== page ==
What will Hortonworks bring to Microsoft’s big data endeavor and how will customers benefit from the relationship?
Kromer: This was part of the SQL PASS Summit announcements that I referenced earlier which creates a partnership between Microsoft and Hortonworks to bring Apache Hadoop-based distributions to Windows Server and to Azure. The reason for these announcements to come out of the PASS Summit is mainly due to the fact SQL Server is the primary product, tool and engineering team for the Microsoft data platform. This gives Microsoft the unique position of being able to provide a complete solution for big data requirements including the distribution, MapReduce and analytics.
Microsoft released the beta versions of connectors to Hadoop for SQL Server and Parallel Data Warehouse late this summer and will now include these capabilities for SQL Server 2012. What makes the upcoming version an ideal vehicle for delivering big data functionality?
Kromer: If you consider an end-to-end big data solution, you would want to include the scaled-out distributed file system, such as HDFS [Hadoop Distributed File System], then the mapping of your data, that is, MapReduce, along with providing end-user analytics that provide that IT value back to your business. With Microsoft, you will be able to use an on-premises Hadoop implementation or Hadoop in Azure and then store the analytics and mined data in SQL Server or SQL Server PDW. In SQL Server 2012, you can then provide end-user analytics in a visually rich, ad hoc, self-service environment using PowerView [formerly Project Crescent], leveraging SQL Server 2012’s column-based storage and BISM [Business Intelligence Semantic Model] in-memory analytics for super-fast reporting against big data.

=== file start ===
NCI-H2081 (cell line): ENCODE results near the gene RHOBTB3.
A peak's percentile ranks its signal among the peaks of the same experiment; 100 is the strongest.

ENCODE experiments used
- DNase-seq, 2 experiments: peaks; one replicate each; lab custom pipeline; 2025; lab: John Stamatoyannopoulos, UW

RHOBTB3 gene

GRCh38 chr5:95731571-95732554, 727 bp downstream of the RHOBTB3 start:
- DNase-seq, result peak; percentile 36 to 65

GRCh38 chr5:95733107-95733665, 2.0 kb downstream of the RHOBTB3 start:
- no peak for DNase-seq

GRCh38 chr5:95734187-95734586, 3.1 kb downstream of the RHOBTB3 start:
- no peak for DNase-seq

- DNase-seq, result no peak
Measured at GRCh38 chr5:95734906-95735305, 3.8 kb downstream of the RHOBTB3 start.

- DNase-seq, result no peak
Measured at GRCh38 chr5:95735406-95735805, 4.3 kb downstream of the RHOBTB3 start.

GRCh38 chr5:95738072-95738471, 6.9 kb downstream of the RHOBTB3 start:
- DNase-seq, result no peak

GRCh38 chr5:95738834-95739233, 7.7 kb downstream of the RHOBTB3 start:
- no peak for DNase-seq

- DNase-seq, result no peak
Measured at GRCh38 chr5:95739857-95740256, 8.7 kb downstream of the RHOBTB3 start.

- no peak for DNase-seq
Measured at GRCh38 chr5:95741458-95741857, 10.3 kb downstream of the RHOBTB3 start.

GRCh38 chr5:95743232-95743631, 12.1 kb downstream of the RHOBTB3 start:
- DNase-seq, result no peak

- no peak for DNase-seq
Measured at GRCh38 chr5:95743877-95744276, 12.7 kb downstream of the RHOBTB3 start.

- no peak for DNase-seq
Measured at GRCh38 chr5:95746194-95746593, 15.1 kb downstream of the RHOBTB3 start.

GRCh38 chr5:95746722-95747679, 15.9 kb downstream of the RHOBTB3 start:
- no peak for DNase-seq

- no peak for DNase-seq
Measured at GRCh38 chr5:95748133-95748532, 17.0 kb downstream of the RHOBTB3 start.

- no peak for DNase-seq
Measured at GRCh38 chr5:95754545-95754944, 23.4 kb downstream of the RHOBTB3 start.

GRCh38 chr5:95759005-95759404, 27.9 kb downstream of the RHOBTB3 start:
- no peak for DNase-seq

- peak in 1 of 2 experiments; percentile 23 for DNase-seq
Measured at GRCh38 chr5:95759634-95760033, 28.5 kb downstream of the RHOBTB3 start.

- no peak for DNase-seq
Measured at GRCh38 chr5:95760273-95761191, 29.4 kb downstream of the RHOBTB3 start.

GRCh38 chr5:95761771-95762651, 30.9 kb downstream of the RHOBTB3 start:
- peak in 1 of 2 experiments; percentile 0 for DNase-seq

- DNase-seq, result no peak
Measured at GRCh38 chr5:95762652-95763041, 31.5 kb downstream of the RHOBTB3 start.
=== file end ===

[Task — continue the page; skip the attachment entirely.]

Data Explorer, designed to help organizations discover, enrich and s hare data, was also unveiled at PASS Summit, and PowerViewwas given touchscreen capabilities and demoed. There are clear advantages to the end user, but what role does the SQL Server professional play in organizations employing these tools?